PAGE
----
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Ben Margot, AP
Golden State Warriors' Kevin Durant, left, walks away from referee Ken Mauer during the first half of Game 5 of the team's second-round NBA basketball playoff series against the Houston Rockets on Wednesday, May 8, 2019, in Oakland, Calif.

SALT LAKE CITY — In the strange math of team sports, four All-Stars minus one All-Star does not always equal a loss, and that’s what makes the Golden State Warriors’ tear through the NBA playoffs so intriguing.

Is less sometimes more?

When Kevin Durant — the two-time NBA Finals MVP — went down with a calf injury in the second round, it was met with dire predictions. This was like U2 without Bono, or so the thinking went. The New York Times' response: “With Durant Hurt, Warriors Dynasty Could Suddenly Be Reeling.” Reuters: “Warriors Title Defense Gets Tricky After Durant Injury.” Undefeated.com: “Are the Warriors in trouble?”

Not exactly. They’re unbeaten since Durant left the court 5½ games ago, finishing off the Rockets in six games then sweeping the Trail Blazers. They’re headed to the NBA Finals for the fifth consecutive year.

Taken at face value, it makes no sense. Before Durant was injured on May 8, he was the league’s best postseason player, averaging 34.2 points, 5.2 rebounds and 4.9 assists per game. He was responsible for about one-third of the team’s points. And yet with Durant out — replaced by a no-name combination of bench players — the Warriors have continued to win.

Along the way, they have produced such a dazzling display of ball movement and shooting that some afficionados of the game dare to wonder: Are the Warriors actually better without Durant? Is it possible that reliance on the likes of Durant stifles the free-flow game that was the hallmark of the pre-Durant Warriors?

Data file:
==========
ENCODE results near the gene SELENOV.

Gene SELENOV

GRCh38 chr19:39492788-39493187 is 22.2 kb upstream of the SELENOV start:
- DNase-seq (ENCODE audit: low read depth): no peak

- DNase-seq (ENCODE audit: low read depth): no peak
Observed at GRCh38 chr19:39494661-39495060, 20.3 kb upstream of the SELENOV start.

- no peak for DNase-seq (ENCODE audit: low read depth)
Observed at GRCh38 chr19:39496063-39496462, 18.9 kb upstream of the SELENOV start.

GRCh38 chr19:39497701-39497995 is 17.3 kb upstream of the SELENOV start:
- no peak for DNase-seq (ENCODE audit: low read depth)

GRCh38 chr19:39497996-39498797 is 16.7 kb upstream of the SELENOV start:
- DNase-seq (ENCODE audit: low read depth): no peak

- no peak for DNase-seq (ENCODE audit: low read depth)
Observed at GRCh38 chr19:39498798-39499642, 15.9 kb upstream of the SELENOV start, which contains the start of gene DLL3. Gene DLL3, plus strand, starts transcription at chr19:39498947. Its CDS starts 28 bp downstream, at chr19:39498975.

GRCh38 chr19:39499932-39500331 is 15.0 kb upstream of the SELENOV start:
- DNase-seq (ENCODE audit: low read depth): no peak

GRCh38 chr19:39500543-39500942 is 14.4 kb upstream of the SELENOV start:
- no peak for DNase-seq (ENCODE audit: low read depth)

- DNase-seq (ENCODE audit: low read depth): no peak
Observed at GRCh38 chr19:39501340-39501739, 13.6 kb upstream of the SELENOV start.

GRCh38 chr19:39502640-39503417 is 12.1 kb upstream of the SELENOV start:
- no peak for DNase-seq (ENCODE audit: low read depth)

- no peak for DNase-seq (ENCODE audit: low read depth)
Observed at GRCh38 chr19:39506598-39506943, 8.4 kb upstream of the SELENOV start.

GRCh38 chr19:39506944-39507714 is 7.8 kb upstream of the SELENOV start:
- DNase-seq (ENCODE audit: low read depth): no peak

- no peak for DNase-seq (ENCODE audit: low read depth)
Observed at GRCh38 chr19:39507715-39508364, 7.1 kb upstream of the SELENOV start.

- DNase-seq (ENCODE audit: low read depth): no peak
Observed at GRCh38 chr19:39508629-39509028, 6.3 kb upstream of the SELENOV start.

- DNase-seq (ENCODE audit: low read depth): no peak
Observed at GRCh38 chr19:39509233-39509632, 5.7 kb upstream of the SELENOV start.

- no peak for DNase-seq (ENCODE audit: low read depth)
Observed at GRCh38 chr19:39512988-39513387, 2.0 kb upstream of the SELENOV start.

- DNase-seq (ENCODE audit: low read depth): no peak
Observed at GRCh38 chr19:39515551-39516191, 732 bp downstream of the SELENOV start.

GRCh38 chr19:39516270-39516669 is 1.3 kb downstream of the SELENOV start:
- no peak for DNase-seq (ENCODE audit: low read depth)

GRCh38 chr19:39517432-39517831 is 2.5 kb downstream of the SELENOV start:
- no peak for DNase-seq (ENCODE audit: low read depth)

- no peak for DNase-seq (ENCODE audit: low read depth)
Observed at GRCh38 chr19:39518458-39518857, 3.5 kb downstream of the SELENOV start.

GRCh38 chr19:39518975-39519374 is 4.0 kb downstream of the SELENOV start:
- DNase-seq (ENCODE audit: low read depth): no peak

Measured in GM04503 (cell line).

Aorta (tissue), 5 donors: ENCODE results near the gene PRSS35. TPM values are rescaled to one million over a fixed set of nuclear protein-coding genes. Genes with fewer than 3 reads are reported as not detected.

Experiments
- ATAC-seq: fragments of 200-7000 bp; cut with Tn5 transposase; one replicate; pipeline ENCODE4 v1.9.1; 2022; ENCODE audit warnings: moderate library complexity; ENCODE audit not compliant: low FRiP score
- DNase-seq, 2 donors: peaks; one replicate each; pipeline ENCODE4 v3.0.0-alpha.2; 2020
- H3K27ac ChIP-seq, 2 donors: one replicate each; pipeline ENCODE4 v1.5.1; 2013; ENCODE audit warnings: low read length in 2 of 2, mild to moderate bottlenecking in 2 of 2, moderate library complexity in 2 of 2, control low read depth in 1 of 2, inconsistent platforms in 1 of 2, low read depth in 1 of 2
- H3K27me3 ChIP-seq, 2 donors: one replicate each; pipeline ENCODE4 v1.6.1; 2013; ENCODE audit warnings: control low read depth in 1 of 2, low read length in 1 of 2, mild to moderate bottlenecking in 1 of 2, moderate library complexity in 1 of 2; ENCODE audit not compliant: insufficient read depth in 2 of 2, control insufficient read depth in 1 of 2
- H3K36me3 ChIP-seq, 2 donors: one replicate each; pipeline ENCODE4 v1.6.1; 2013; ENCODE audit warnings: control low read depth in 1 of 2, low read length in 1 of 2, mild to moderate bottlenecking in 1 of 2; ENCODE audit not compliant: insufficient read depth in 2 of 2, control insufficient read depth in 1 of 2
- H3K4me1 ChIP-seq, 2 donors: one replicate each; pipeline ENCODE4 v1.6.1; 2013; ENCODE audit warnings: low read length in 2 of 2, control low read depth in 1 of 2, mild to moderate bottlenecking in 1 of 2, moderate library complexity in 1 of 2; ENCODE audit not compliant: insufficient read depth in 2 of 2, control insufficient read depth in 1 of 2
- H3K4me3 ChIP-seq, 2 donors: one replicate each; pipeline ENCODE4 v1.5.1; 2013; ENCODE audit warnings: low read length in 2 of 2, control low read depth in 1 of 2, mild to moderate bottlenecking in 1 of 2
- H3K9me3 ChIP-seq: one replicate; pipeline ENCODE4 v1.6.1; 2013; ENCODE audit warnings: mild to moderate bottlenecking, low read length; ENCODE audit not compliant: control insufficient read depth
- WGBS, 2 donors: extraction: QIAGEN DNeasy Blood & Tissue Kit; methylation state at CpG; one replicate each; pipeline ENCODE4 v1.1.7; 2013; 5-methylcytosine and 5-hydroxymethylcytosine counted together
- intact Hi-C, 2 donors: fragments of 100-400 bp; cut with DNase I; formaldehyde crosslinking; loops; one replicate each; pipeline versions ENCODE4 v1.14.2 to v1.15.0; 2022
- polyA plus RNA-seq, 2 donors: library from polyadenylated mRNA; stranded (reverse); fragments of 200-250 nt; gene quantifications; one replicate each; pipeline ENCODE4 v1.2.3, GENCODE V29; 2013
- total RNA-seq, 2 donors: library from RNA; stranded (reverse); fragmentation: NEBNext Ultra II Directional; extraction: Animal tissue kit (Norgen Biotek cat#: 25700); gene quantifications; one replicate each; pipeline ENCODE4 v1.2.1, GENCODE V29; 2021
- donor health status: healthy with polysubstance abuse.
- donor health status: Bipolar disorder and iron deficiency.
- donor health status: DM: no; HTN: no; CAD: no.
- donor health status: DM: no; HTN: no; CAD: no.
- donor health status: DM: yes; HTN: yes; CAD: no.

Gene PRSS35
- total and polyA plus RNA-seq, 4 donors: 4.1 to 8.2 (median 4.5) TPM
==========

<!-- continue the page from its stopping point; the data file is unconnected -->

OK, it’s a small sample size, but consider this: Since Durant joined the team in 2016, the Warriors are 34-4 in games in which Stephen Curry played and Durant did not — a pace that would break the team’s NBA record for victories in a single season (73). Per CBS Sports, when Durant has played without Curry, the Warriors are 28-18 — a 49-win pace.

This is not a new phenomenon. Packing a roster with all-stars doesn’t always add up to good chemistry on the court. In 2003, the Lakers added Karl Malone and Gary Payton to a roster that included Kobe Bryant and Shaquille O’Neal. They were routed in the NBA Finals by the Pistons. In 2013, the Lakers paired up Steve Nash and Dwight Howard with Bryant and Pau Gasol and lost in the first round of the playoffs.

On the other hand, the so-called Super Teams have dominated the league in recent years. These are teams that were able to stockpile all-stars because the NBA doesn’t have a hard cap a la the NFL, most of them via some back-room maneuvering by LeBron James. It’s no guarantee of a championship (which is why James is only 3-6 in championship games), but 10 of the last 16 slots in the NBA Finals have been filled by Super Teams, and they’ve won five of the last eight championships.

Meanwhile, the San Antonio Spurs grew their team organically and won five championships the last 20 years with chemistry. Football’s New England Patriots have built a dynasty with a hodgepodge of unsung role players.

It’s largely been forgotten that the Warriors built a pretty good team through development and the draft before Durant fell into their laps. They had appeared in two straight NBA Finals and won one of them; they also won an NBA regular-season record 73 games the year before Durant arrived. Curry, Draymond Green and Klay Thompson, along with a cast of very good role players, created one of the best teams in NBA history.

Then Durant signed with the team and the Warriors, now designated a Super Team, won two more championships.

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With Durant injured, the Warriors returned to their old form, launching a debate about what it all means. CBS Sports' headline: “Durant is Merely a Luxury.” The Mercury News: “No, the Warriors are not Better Without Durant, You Just Want Them to Be.” This could be an ongoing discussion next season if Durant, who enters free agency in the off-season, signs elsewhere.

In November, Green and Durant got into a shouting match at the end of a game. According to several reports, Green shouted to Durant, “We don’t need you! We won without you! Leave.”

So far, Green has been right.